YOU'RE an independent filmmaker and you've made a film. Fine. Now what happens to it?
"If you give it to a commercial distributor, it might get out," says local filmmaker Ginny Durrin, "but people don't have time to give it specialized attention."
A group of people who wanted to get selective distribution for their films got together 10 years ago to form New Day Films. In those days the founding members were mostly feminists making feminist films. "But since then, we have gotten men and women," says Durrin, a local member, "and it's by no means only feminist. Just gradually over the years, the portfolio of films began to change. Now we have a huge variety."
A sampling of those films is being shown at the American Film Institute to celebrate New Day's 10th anniversary. Durrin selected films and grouped them into theme programs--the last round of films will be shown Wednesday, April 27, at 6:30 at the AFI under the program title "Portraits."
The lead film is "Fundi: The Story of Ella Baker," a unique view of the civil rights movement seen through the eyes of Ella Baker, the civil rights activist and founder of the Student Non-Violent Coordinating Committee. The next film is "The Last to Know," a look at alcoholism and drug abuse among women, which includes interviews with women alcoholics. Then there is "Quilts in Women's Lives," a film that examines the art of quilting and the purpose it serves in some women's lives. The award-winning films together run for two hours and 16 minutes. All are the work of women filmmakers.
Though most of the New Day films are documentaries, docu-dramas or educational films, they cover a lot of territory--environmental issues, social issues, personal life experiences. "Name any kind of film with a social cause," says Durrin. "It's in there."
Monday's program called "Passages" began with "Nan's Class"--a film on natural childbirth done by Durrin and her filmmaker husband, Kip Durrin--and ended with "Love It Like a Fool," Susan Wengraf's graceful film about songwriter-folk singer Malvina Reynolds, who is in her early eighties.
"The common thread in these films," says Ginny Durrin, "is that people really feel committed to the message they're communicating. That message is as much if not more important than the medium of film they choose to communicate it through."
"In Our Water," the controversial film by Meg Switzgable about a man convinced there is something wrong with his drinking water, is a New Day film. "Agent Orange," Jim Gambone's film about the effects of Agent Orange on Vietnam veterans, is another.
The main reason filmmakers apply to the cooperative is to see the concern they put into making a film continue in the selling of the film. "With a big commercial distributor," says Durrin, "you'd be one film in a catalogue with hundreds, and the person in charge wouldn't necessarily be familiar with it. Jim Gambone's 'Agent Orange' would have sat on a shelf unless there was an organization to actively distribute it."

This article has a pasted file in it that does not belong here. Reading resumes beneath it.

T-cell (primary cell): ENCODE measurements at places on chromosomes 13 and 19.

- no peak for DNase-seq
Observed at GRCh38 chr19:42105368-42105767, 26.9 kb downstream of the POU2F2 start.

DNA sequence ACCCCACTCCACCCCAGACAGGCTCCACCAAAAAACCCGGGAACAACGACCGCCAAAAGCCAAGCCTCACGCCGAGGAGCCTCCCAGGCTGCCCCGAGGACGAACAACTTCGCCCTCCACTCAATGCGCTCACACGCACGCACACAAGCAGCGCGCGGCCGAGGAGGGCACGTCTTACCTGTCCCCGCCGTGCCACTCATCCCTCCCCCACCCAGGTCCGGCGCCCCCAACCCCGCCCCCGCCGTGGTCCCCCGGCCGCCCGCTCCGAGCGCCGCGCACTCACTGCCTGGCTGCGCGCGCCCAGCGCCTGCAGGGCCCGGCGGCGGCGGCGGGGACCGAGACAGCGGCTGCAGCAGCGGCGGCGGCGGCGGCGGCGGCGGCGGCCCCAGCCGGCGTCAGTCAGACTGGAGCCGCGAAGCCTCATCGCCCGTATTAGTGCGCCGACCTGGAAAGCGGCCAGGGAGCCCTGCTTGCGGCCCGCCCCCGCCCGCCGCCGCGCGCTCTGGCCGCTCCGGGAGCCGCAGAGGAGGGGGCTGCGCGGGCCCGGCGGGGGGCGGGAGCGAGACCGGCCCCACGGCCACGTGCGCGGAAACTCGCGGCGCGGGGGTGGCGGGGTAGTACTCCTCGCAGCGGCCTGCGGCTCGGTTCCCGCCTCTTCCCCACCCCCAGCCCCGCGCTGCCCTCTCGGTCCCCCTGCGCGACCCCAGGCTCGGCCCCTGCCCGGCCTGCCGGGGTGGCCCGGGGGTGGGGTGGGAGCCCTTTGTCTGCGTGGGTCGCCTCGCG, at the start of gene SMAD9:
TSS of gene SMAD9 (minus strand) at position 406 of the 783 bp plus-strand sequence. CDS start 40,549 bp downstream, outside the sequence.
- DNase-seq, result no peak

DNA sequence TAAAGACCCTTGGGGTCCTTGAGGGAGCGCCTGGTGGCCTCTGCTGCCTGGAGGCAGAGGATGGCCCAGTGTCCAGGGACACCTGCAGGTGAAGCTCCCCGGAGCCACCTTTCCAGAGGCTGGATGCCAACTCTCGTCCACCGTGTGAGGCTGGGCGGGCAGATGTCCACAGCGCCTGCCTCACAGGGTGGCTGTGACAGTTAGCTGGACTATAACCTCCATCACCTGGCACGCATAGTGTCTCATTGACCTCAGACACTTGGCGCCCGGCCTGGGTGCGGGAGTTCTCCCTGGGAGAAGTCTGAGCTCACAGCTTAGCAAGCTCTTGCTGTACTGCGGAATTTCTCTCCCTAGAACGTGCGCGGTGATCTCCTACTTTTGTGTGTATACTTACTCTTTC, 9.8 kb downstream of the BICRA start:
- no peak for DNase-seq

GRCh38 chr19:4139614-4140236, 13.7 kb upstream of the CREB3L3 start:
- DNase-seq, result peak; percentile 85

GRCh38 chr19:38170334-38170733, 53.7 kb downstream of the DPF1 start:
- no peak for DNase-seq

Some of the films have been shown on PBS and at different film festivals. Many are rented to schools, churches, interested organizations, grassroots activists. New Day maintains a mailing list of more than 4,000 people who have subscribed to past films. "Also, if you've networked with people when you were doing a film, you have a natural interest in seeing their reaction to the film," says Durrin. "It's a very rewarding process to come full circle on a film."
The cooperative now consists of 28 members across the country (most are in New York and California) who tend to run into each other at film festivals. Durrin and her husband share an office near 18th Street and Kalorama Road that affords a clear view of garbage dumpsters in a nearby alley. ("I'd like to do a film about people picking through garbage," she says.) The members hold an official annual meeting in Berkeley, Calif., to vote on prospective members and their entries. They also vote on subsequent films that members want handled by the cooperative.
"I was voted out the first time I applied with a film on Margo St. James head of C.O.Y.O.T.E., the prostitute's union ," says Durrin. "I was crushed." Durrin was voted in two years ago with her film "Daughters of Time" about nurse midwives and "their battles . . . against the male-oriented medical profession."
Members share the costs of running the cooperative based on the volume of business (and profits) generated by their individual films. The cooperative even splits child-care costs when members come to the annual meeting toting children.
"There's not a whole lot of societal reinforcement for doing films on social issues," says Durrin. "It's nice to find a group of people like you."